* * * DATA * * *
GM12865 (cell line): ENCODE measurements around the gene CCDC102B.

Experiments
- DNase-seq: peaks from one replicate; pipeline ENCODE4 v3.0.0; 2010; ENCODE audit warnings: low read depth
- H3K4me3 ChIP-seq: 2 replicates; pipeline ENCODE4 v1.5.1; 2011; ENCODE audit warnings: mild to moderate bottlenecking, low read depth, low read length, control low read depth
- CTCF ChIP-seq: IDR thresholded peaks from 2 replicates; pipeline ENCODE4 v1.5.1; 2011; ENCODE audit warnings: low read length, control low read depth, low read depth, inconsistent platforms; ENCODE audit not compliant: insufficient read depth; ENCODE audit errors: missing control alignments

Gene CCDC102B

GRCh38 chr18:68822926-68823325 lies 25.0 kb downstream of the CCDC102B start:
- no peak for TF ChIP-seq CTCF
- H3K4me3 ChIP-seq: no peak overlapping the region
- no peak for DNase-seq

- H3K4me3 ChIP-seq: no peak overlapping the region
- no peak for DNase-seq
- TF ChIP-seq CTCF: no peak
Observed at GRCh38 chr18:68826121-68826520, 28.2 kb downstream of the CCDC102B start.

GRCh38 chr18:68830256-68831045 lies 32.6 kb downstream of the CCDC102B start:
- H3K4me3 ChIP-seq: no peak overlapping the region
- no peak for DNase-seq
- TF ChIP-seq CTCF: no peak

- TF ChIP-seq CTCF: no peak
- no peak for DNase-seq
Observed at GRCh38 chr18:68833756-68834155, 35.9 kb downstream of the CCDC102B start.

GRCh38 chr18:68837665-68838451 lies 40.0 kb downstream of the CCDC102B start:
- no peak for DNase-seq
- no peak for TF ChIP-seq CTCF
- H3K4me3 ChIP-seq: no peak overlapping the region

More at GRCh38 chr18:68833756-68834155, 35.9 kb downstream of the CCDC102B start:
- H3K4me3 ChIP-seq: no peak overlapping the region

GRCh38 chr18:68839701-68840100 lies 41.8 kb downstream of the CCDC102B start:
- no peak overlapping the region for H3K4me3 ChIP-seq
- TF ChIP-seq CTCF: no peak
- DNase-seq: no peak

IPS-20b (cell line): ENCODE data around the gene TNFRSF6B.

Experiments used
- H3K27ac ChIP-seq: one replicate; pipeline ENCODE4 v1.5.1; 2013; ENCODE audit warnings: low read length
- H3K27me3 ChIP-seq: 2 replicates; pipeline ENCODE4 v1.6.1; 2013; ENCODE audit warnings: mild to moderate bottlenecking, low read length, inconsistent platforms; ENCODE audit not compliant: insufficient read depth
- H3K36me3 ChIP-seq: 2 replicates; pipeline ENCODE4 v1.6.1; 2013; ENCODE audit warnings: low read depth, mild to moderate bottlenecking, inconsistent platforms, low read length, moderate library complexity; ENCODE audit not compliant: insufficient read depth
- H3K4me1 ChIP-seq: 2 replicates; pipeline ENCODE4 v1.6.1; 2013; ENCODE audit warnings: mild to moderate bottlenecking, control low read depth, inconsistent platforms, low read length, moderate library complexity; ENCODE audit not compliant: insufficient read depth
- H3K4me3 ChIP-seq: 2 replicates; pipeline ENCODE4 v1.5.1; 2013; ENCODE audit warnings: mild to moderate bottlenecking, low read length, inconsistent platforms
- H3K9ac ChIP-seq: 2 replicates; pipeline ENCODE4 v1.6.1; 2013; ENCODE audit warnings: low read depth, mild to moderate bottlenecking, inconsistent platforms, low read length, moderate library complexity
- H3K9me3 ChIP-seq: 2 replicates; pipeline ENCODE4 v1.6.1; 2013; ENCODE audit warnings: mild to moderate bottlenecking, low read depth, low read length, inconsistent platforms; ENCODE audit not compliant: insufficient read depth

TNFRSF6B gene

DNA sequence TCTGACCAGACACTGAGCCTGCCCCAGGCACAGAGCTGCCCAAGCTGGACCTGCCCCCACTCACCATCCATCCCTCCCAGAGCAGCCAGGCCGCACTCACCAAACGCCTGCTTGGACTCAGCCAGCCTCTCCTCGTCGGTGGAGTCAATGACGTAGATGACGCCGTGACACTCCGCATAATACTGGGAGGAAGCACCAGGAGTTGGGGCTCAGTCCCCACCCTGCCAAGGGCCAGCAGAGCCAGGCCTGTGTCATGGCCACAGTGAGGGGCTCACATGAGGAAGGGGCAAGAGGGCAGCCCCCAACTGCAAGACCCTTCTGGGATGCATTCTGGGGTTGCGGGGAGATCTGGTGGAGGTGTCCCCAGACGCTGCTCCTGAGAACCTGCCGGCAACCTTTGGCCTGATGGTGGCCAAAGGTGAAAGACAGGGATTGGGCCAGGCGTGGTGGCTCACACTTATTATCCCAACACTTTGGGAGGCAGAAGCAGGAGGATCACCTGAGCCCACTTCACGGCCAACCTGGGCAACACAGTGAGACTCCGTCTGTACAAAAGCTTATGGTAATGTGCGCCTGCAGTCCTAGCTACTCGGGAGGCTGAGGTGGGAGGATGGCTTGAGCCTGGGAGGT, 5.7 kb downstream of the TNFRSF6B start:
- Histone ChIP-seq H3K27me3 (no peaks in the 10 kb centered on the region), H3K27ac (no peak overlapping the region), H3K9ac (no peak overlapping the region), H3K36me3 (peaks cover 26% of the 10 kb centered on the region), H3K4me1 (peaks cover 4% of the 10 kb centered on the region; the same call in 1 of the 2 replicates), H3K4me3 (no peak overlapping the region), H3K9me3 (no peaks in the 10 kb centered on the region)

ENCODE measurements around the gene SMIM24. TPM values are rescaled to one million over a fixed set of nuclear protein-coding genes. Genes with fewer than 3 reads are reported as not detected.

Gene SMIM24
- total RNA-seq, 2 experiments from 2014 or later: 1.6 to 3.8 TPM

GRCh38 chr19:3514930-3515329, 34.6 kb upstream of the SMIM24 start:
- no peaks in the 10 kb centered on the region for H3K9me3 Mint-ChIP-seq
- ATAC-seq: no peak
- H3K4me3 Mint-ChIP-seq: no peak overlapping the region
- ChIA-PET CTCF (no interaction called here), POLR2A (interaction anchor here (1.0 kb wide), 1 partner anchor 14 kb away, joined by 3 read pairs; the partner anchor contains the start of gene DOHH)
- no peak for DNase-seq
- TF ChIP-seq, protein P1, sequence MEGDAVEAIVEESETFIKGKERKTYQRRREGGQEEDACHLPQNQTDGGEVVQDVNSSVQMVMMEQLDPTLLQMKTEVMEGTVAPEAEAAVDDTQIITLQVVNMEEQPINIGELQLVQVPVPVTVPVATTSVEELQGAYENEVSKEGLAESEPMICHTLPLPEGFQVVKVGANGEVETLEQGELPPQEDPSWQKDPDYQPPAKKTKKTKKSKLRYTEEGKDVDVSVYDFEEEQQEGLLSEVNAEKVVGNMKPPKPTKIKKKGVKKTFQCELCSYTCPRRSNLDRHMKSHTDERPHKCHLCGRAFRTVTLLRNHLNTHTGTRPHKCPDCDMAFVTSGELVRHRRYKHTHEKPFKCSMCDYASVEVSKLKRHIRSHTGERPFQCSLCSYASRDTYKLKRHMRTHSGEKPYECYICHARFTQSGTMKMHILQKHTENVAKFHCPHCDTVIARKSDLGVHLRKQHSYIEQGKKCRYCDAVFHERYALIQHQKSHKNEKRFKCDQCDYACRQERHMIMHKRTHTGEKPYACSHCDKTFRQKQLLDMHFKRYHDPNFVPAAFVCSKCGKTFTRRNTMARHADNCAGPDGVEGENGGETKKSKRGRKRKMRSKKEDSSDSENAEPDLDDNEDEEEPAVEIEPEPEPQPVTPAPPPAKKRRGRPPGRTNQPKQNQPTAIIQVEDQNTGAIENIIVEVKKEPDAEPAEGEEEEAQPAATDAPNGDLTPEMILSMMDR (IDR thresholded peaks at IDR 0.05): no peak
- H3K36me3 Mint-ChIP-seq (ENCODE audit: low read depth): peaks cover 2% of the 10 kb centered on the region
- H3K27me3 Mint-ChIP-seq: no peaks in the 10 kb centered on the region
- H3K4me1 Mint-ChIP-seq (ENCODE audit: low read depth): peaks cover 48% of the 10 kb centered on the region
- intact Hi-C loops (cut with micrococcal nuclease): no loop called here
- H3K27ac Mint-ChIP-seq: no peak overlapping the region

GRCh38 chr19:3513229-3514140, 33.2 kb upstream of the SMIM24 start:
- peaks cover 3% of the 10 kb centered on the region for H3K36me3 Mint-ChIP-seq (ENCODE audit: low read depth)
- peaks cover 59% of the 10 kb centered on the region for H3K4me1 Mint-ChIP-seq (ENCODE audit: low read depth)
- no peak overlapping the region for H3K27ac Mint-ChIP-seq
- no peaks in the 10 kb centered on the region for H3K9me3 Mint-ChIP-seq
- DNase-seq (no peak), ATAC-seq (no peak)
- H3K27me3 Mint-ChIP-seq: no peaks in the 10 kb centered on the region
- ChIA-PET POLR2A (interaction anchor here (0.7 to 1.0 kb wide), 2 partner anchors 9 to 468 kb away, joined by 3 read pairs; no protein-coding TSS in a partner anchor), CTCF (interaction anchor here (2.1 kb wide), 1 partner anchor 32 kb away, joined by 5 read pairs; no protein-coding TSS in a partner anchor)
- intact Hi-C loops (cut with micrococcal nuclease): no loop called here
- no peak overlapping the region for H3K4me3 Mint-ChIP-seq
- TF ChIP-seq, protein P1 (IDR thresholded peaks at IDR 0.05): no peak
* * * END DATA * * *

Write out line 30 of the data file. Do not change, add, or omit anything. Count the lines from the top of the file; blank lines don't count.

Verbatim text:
- TF ChIP-seq CTCF: no peak